- So, the Book of Kells. It’s an ancient book, beautifully illustrated, that has captured the attention of the world. The unfinished manuscript contains, in Latin, the four Gospels of the New Testament. While the exact creation dates are unknown, it is thought to have been started in the 560s in a monastery on Iona, a Scottish island. After a Viking raid, some of the monks (and their holy relics, including the Book) found refuge in the monastery at Kells, Ireland, and continued working on it there. The book is illuminated (illustrated) in a variety of colors – the art and workmanship is exquisite. Have you seen the movie The Secret of Kells? It’s a fun glimpse into what may have been the story behind the Book of Kells. Head to the Book of Kells online or on your ipad, and look through it. What draws your eye? Did you notice that some of the art shows through the pages? Look at pages 256 and 257. What do you think time has done, to the calf vellum that it was created on?
The Long Room is an extraordinary library, housing so many books, in such a beautiful setting – dark wooden shelves, ladders, windows streaming in light. Another famous feature of the Long Room is the collection of 48 marble busts of famous philosophers and writers. When you first walk into the Long Room, it might seem familiar – it was the inspiration for the Jedi Library in Star Wars Episode II, and also for the library in Harry Potter. Read this traveler’s account of her time in the Trinity College Library. Do you love libraries? Discuss why libraries have been important, though the ages – and why it is important for us to remember and celebrate the printed word, in this digital age.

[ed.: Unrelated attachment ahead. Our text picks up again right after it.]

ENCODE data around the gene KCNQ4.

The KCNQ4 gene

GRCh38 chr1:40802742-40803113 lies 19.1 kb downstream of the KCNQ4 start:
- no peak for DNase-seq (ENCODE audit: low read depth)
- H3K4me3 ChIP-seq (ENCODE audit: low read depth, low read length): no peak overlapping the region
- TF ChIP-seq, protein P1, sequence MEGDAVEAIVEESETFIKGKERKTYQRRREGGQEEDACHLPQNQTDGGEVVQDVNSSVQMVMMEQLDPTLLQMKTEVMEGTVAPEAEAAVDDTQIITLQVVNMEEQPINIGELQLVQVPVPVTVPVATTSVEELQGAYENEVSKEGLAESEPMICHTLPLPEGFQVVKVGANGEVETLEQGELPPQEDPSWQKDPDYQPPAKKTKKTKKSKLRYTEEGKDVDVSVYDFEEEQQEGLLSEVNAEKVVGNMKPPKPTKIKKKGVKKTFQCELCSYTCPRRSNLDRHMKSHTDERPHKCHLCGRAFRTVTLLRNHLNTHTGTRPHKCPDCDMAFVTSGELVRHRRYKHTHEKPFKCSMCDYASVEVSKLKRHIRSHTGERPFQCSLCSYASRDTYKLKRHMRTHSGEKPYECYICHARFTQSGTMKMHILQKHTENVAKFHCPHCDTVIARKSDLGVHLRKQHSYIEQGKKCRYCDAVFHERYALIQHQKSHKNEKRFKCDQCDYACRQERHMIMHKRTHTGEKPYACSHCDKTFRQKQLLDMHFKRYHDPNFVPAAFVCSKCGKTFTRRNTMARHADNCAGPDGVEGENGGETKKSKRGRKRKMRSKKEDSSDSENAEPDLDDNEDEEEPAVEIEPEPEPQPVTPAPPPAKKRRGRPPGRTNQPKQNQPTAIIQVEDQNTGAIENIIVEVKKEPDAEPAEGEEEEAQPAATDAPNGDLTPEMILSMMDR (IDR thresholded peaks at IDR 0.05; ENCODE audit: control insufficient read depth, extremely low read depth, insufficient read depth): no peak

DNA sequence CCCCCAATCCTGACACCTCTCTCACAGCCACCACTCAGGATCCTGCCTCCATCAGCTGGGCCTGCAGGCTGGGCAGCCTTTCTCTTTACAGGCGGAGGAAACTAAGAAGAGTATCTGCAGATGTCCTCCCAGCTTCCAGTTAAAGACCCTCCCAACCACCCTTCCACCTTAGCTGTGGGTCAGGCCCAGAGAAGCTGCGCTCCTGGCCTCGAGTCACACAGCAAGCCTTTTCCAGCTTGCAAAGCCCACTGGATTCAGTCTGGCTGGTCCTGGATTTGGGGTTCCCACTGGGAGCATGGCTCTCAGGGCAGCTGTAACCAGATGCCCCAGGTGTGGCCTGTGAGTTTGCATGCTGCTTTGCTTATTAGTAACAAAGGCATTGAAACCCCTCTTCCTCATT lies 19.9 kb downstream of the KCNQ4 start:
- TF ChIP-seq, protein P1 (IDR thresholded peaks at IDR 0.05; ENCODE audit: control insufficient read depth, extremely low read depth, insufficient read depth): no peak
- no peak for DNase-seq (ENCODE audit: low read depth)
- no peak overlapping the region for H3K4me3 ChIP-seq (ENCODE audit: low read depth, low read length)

Trinity College Library has many exhibitions going on, from the Book of Kells to ever-changing exhibits. Take a look at the blog for Trinity College Library, and peruse through some of the latest exhibits, including children’s books, the anatomy of the brain, birds, and the moon. If you were in charge of exhibits at Trinity College Library, how would you choose from the enormous amount of books, to share with visitors? How would you decide what is important? And how would you balance the tasks of spreading knowledge and book conservation? Obviously, some of those books are so old that handling might destroy them.